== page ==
The supermarket chain’s website saw 79,000 searches for ‘unicorn’ last December and a further 12,700 searches for the mythical creature in the first week of January.
Asda said its new collection of unicorn-inspired products is geared towards ‘nostalgic adults’. It includes dinnerware, cushions, tableware, glassware, bathroom accessories and ornaments.
Describing the range, Asda said: ‘With an air of whimsical chic, this is perfect for the trend-orientated Millennials who inspired the range. Whilst the unicorn is still very much the focal point, stars, clouds and rainbows – in addition to metallic and iridescent finishes – expand the theme, making this collection incredibly ‘Instagram-worthy’.’
George at Home homeware designer Natalie Ratcliffe commented: “This is the third unicorn range for George and we fully expect this one to be as successful, if not more so, than the previous ranges.
“The difference is that we’ve responded to the overwhelming demand for a more ‘grown-up’ selection of products, and given customers exactly what they want. The unicorn has officially graduated, in terms of style, for 2018.”
She continued: “We knew nostalgia would be a key player this year as part of ‘Cosmic Retro’ [one of the six interior ‘stories’ for 2018 highlighted by Natalie] but the unicorn as a standalone micro trend is still going from strength to strength.”
‘Cosmic Retro’ joins ‘Botanic Bohemia’, ‘Home Haven’, ‘Culture Clash’, ‘Opu-luxe’ and ‘Urban Revival’ on Natalie’s list of predicted design trends for 2018. She said:
“Cosmic Retro is the unicorn of 2018 with its juxtaposition of space age and retro. This trend provides new nostalgia: think disco balls, iridescent metals, astrology and sequins.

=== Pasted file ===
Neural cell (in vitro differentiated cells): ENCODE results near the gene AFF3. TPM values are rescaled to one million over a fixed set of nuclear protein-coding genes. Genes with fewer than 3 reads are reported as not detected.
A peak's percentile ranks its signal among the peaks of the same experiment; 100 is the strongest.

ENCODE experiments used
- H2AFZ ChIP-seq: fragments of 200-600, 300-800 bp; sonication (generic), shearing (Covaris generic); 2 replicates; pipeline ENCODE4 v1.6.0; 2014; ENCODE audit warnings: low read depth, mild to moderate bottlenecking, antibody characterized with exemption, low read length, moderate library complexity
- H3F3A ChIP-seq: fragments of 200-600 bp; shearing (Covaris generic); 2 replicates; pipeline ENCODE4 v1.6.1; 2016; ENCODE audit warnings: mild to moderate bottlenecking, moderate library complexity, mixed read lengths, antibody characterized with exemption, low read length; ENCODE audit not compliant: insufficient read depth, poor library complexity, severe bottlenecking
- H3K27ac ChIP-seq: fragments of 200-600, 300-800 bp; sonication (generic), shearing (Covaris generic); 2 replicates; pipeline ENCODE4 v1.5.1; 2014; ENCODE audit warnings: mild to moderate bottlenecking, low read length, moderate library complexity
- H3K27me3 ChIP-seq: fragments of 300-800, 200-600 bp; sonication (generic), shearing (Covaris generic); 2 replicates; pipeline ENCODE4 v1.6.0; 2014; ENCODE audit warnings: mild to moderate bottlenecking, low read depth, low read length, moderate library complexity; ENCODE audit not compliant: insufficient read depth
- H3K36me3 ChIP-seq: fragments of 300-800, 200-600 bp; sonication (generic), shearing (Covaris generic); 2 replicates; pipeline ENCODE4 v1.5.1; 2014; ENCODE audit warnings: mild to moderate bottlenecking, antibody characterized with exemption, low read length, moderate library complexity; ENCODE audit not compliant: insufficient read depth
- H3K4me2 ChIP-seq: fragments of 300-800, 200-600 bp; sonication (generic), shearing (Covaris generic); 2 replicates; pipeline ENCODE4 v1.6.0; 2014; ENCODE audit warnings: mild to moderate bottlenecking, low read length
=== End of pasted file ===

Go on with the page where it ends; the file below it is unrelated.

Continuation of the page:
“With space tourism something we could see in this lifetime and advances in technology, our interest in space, the galaxy and the stars has been renewed – and this trend fully embodies a dreamlike wonderment.
“The colour scheme is taken straight from the skies. Black, and the entire spectrum of purple and silver, are the palette for the entire trend. Coloured marble, crystals, iridescent acrylic and high shine metallic metals are prominent, while prints are inspired by horoscopes, the constellations and astronauts.
“For ’90s kids, it’s a revival of their childhood. For Generation Z, it’s the newest in a line of social media-friendly interiors – which is sure to be a hit on Instagram.
“Blurring the boundaries of indoor living and the natural environment, this trend brings the outside in, reflecting a cultural impulse to shun technology and get back to nature.
“Botanic Bohemia isn’t just an aesthetic but a responsibility – with sustainability and awareness of the environment at its heart. Think natural unfinished materials like wood, stone, chunky wool knits and linens.
“This colour palette channels mother earth with tones of green, brown and purple, while the print inspiration comes from nature with floral, leaves, woodland and even mushroom prints taking centre stage. This trend is already evident in property developments, with the rise of rooftop gardens, living walls and indoor trees and parks.